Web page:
The Berlin Wall was erected to separate the citizens of East and West Berlin, protecting Eastern Berlin from fascist influence while it attempted to create a socialist state. While Killzone: Shadow Fall isn’t as politically complex as 1960s Germany, it does share some elements.
Shadow Fall follows on from the total annihilation of the Helghast planet, Helghan, as witnessed at the end of Killzone 3. With no home, the Helghan were forced to seek refuge on the Vektan planet. An ironic twist considering the aim of the annihilation was to extinguish the Helghan race, not to become roommates. In deciding that living on the same planet could lead to conflict, the Vektans and Helghans decide to build a planet-wide wall separating Vekta from New Helghan.
Set 30 years after Killzone 3, Shadow Fall utilises this as a background story premise while you take the reins of one Lucas Kellan, Shadow Marshall. Kellan undertakes covert operations requiring him to cross the wall and keep the Helghast from starting a war by breaking a neck or two. Although Shadow Fall has the potential to do something interesting with its Cold War scenario, Killzone never capitalises on this. Instead Shadow Fall prioritises gameplay over drama, leaving you to follow Kellan on a heroic quest of ‘shoot everything in sight’.
Another gripe with Killzone’s writing; the cast is two-dimensional, especially Kellan’s commander Sinclair. Sinclair will do anything to eradicate the Helghast scourge and never shows any hint of sincerity or consideration to their race. He is boring and unfortunately your main point of communication throughout the game. You will hear him rattle on mundanely for a great deal of your experience.
OLD DOG, NEW TRICKS
Killzone nails its shooting mechanics, opting to drop the series’ weighty feel in favour of a lightweight control seen in other modern first person shooters; COD, Battlefield, et al. The selection of weapons makes you feel like a badass, ranging from pistols to shotguns to the Pnv06 Voltage, an anti-personnel explosive-firing rifle. Kellan’s starting gun, the LSR44, is without a doubt the coolest. It’s a machine gun that transforms into a railgun for one-shot kills.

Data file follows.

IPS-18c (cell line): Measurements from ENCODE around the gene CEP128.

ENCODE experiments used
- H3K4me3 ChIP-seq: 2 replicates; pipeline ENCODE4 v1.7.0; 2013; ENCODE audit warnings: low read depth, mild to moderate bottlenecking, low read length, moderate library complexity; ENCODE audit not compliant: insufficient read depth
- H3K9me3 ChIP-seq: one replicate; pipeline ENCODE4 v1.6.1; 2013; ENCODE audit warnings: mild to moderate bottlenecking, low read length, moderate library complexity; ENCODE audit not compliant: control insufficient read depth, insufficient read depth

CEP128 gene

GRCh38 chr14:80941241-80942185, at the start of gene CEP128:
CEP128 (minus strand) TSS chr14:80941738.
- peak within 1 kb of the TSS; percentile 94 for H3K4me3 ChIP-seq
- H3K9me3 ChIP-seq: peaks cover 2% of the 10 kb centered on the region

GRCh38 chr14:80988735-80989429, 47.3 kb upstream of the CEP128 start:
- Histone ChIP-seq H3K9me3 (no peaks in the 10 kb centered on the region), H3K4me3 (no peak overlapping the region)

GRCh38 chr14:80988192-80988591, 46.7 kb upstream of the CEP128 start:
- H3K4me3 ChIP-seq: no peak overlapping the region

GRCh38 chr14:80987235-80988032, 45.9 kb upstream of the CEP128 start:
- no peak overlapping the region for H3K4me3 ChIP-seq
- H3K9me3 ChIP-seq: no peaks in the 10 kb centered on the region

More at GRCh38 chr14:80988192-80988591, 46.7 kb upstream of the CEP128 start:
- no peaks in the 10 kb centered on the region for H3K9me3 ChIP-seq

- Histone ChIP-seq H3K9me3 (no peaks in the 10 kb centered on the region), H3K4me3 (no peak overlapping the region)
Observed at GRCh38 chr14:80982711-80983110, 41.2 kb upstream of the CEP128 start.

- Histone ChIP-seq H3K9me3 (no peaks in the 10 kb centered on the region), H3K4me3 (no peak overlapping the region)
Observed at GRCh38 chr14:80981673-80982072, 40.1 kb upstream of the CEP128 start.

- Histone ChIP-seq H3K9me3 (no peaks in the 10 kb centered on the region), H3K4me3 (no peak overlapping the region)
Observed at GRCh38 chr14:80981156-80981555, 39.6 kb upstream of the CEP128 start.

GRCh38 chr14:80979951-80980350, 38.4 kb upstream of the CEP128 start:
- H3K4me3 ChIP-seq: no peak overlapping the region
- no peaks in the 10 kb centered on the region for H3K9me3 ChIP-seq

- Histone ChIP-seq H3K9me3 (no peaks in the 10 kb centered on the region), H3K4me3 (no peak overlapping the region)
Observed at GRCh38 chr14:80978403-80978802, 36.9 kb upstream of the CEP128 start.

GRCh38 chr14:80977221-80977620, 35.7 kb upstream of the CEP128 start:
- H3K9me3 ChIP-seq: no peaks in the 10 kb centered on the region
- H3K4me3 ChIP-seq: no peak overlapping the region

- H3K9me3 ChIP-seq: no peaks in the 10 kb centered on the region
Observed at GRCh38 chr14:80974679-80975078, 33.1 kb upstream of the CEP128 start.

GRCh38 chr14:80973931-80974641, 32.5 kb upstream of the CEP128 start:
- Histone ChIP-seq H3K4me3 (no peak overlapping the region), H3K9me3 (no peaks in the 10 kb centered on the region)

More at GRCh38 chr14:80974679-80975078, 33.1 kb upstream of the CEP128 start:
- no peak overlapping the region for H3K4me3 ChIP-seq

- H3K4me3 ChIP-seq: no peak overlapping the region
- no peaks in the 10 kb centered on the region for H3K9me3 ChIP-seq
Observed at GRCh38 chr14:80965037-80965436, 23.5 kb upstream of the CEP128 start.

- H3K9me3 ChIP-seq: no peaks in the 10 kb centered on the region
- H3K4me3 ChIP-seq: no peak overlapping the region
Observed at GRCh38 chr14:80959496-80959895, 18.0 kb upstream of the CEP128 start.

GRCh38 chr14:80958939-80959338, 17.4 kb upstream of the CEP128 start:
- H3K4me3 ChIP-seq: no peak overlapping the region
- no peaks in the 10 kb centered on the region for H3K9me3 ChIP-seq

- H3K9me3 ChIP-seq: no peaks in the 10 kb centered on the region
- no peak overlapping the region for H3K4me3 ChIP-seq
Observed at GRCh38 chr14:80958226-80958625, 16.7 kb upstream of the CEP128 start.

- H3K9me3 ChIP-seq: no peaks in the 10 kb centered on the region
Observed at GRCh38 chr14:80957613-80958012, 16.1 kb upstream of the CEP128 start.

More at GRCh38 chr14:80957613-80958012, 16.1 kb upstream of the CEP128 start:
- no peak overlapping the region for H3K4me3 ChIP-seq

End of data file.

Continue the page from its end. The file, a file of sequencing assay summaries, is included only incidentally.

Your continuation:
Although Shadow Fall’s Campaign is only a solo affair, you are joined by a robot companion called OWL. You control him by swiping either up, down, left or right on the Dualshock 4’s touchpad and although this isn’t a revolution in touch controlled gaming it is nice addition. OWL can shoot enemies, fire an area of effect stun blast, create an energy shield or deploy a zip line to quickly traverse levels.
The levels of Killzone are a mixed bag. Some levels revel in their open-nature, giving multiple paths to reach the same location. One of the first levels of Shadow Fall is set on a damn overlooking a forest. This level gives you the entire area to explore with a set of objectives to complete. This allows a smidge of choice as to the order you tackle your tasks. On another level you are tasked with stopping a hostage situation. You can blast through the front door, rappel down the back of the building for a noisy surprise or sneak through the ventilation to stay off the Helghast radar. This makes Killzone both fun and replayable.
Not all of Killzone delivers on this creative level design. Many levels are very typical of a modern day shooter and do a fantastic job of leading you through an interactive firing range. Killzone is at its weakest during these moments, making an exciting experience grind to a halt.
Shadow Fall radiates with beauty at every turn. It is a graphically gorgeous game that reflects light wonderfully. Foliage pops out of the ground. Shadow Fall benefits from a vibrant colour palette and seldom makes use of the dull greys that usually plague shooters.
The multiplayer component of Killzone is smart but not flawless. Each player starts with all weapons and abilities from the get go, preventing those with more time on their hands to have an unfair advantage. Progression is in the form of challenges. Completing challenges will unlock additional upgrades and attachments for weapons. There’s a heap to complete and keep dedicated players busy for a long time.
The main draw to Killzone’s multiplayer is Warzones. These are customisable game modes that allow for multiple games to take place in one sitting. For example, you may start defending in a game of Search and Destroy, then upon failing or succeeding the game will turn into a Team Deathmatch before finally turning into a round of Capture The Flag. This is all seamless and the team who wins the most scenarios will win the overall game. Although there are official Warzones, customising and inventing new ones is celebrated, with the developers (Guerrilla Games) promoting their favourite custom Warzones. My favourite so far is Cloak and Dagger; it’s Team Deathmatch but knives only and everyone has the ability to turn invisible. Sneaky stabby fun.
Note: Although the 10 maps in single player are diverse and interesting, a couple allow easy spawn camping. Being caught in this scenario is not fun and is, in a sense, game-breaking.
- + Freedom within levels
- + OWL is a hoot
- + The next most beautiful thing to real life
- - Story is lacking
- - Multiplayer can occasionally be unbalanced